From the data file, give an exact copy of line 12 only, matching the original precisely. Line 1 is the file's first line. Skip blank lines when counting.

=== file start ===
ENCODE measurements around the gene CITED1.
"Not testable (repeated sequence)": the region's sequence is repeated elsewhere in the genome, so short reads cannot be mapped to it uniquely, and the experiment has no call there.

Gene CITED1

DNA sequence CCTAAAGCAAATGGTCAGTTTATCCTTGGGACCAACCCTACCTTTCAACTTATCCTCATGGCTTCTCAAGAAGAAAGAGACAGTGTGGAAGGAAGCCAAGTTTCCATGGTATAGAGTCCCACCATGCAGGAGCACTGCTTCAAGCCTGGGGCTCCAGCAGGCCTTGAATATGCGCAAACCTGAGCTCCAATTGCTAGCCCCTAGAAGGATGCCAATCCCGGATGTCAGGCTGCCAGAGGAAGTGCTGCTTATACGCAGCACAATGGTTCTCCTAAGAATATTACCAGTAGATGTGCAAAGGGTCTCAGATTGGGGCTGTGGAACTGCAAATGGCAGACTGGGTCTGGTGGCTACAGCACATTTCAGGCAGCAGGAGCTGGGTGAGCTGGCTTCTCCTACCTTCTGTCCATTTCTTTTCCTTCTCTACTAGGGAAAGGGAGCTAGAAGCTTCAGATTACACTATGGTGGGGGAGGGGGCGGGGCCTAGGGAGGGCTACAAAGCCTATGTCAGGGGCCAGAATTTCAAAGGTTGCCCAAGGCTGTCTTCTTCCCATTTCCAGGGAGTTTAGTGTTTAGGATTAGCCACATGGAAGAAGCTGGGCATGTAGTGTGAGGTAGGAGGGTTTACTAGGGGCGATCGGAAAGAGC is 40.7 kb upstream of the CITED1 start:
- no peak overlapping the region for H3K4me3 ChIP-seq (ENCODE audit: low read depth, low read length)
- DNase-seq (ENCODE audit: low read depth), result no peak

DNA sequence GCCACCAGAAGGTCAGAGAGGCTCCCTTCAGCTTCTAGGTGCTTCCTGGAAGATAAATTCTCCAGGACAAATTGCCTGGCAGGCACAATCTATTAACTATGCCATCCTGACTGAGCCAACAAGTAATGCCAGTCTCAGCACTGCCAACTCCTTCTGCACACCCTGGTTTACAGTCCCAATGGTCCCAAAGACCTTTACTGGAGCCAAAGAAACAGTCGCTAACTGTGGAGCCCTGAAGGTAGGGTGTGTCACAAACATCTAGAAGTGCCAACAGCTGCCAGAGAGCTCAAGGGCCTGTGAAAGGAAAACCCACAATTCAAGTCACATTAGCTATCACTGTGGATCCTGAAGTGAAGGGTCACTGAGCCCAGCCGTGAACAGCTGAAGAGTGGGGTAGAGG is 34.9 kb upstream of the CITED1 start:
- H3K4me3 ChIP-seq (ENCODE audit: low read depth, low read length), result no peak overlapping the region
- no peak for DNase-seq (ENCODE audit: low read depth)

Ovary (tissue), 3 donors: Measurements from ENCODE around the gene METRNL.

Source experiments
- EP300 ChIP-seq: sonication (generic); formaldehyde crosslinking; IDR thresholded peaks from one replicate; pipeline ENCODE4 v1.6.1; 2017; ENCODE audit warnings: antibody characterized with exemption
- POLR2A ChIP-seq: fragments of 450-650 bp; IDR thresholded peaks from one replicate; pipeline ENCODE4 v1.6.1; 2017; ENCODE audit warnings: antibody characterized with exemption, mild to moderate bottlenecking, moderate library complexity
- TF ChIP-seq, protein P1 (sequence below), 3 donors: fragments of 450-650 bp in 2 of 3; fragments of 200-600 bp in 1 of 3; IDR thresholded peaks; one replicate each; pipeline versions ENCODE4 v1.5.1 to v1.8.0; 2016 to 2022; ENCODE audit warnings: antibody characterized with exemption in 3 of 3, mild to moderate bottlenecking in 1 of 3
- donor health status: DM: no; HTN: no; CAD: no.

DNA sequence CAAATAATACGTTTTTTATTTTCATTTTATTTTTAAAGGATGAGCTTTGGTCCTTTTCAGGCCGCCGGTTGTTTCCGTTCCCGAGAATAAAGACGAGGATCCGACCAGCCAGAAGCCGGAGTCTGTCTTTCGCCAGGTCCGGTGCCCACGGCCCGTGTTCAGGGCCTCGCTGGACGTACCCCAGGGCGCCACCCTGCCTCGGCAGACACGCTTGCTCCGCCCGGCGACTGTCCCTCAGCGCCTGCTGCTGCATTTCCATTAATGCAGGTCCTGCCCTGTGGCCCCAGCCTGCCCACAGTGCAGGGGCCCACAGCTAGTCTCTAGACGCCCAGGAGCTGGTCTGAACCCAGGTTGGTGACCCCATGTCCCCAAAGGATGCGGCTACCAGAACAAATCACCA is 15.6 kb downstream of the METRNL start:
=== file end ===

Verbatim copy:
- EP300 ChIP-seq: sonication (generic); formaldehyde crosslinking; IDR thresholded peaks from one replicate; pipeline ENCODE4 v1.6.1; 2017; ENCODE audit warnings: antibody characterized with exemption